Overall, if you want something to check out this horror holiday, check out "Insidious: Chapter 2," this is a precise follow-up. I hope if they can figure out stories that keep the terror coming in this series, I'd say make more. I am willing to see wherever this series chooses to go. Right now, its off to a great start. In a genre that usually fumbles its sequels, that is a highly compliment.

FINAL GRADE: B+

Sunday, September 22, 2013

Weekly Top Ten- Ten Books That Should Become Movies

Weekly Top Ten-#23

Ten Books That Should Become Movies
It would only seem that by 2013 that all the great classics of literature have been adapted to the silver screen, but that's not true. There are plenty of great books which would translate perfectly to the big screen. Even some written many years ago that haven't been adapted yet. Tonight I have created a list of books which I think would make great movies, I hope you enjoy the list.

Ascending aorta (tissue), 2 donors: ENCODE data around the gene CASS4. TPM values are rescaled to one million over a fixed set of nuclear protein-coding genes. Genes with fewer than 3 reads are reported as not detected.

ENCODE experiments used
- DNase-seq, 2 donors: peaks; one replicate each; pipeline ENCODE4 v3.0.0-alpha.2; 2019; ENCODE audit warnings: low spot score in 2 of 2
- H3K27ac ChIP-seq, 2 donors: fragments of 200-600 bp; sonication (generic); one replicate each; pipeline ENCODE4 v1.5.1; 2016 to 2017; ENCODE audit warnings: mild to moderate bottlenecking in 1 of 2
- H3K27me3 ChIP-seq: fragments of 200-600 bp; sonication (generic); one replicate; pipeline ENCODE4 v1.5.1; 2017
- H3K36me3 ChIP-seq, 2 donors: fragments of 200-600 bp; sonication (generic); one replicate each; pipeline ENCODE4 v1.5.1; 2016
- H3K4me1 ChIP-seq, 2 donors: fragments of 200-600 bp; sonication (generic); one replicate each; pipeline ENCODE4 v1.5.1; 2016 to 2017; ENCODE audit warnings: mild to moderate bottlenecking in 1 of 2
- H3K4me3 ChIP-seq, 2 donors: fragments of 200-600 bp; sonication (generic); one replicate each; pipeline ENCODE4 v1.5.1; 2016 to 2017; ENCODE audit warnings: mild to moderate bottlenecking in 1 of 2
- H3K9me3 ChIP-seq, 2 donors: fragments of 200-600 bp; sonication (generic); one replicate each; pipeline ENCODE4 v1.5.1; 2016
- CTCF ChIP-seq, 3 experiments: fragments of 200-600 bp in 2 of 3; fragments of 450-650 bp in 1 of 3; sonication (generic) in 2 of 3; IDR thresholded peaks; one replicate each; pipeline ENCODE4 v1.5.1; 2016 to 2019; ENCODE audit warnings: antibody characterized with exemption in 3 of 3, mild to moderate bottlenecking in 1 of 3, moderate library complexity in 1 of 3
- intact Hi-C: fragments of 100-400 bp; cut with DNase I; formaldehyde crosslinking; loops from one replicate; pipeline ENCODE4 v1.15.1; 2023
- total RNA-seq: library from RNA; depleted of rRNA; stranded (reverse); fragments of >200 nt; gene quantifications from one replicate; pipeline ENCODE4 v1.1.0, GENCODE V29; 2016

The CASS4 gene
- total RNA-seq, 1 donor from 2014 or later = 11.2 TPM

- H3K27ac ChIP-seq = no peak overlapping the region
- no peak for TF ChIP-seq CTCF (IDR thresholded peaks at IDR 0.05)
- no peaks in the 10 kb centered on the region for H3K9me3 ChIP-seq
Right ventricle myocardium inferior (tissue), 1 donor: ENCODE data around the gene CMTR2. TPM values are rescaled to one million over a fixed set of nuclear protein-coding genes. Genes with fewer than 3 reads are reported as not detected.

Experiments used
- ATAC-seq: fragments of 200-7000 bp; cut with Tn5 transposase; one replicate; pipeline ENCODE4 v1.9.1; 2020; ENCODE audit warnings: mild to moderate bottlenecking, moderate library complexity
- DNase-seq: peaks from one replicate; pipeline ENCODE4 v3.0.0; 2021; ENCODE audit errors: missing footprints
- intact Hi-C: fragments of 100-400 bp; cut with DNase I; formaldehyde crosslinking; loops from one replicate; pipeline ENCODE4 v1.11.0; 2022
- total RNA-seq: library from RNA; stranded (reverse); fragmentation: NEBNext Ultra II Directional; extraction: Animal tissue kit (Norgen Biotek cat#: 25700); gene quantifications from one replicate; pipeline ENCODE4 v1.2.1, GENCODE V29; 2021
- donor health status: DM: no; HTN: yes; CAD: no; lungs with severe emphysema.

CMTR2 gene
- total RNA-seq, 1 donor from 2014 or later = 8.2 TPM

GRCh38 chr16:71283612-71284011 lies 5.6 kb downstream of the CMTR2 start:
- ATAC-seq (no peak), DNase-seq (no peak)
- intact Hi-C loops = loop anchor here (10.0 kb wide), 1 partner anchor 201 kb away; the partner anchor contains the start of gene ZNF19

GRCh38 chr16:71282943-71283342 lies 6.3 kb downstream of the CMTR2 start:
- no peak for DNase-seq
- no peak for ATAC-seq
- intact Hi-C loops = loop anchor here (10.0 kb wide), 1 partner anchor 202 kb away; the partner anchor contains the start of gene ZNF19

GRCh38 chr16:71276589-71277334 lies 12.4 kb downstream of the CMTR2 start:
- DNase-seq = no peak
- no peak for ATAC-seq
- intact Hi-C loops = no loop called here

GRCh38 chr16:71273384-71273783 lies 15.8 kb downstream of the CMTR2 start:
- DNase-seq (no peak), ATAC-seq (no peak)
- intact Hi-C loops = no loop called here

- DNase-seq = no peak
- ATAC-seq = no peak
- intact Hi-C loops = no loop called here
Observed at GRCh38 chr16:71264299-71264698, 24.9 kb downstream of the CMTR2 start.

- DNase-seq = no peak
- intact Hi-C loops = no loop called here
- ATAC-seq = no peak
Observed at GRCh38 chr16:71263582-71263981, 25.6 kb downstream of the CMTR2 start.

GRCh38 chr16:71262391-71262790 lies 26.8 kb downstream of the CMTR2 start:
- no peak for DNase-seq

10. The Juvie Three- Gordon Korman
"Gecko, Terence, and Ajay are serving time in juvenile detention centers until they get a second chance. Douglas Healy, a former juvenile delinquent himself, takes them into his halfway house, hoping to make a difference in their lives. One night there is a scuffle, and Healy is accidentally knocked unconscious. When he awakes in the hospital, he has no memory of them or of the halfway house. Afraid of being sent back to Juvie, the guys hatch a crazy scheme to continue on as if the group leader never left."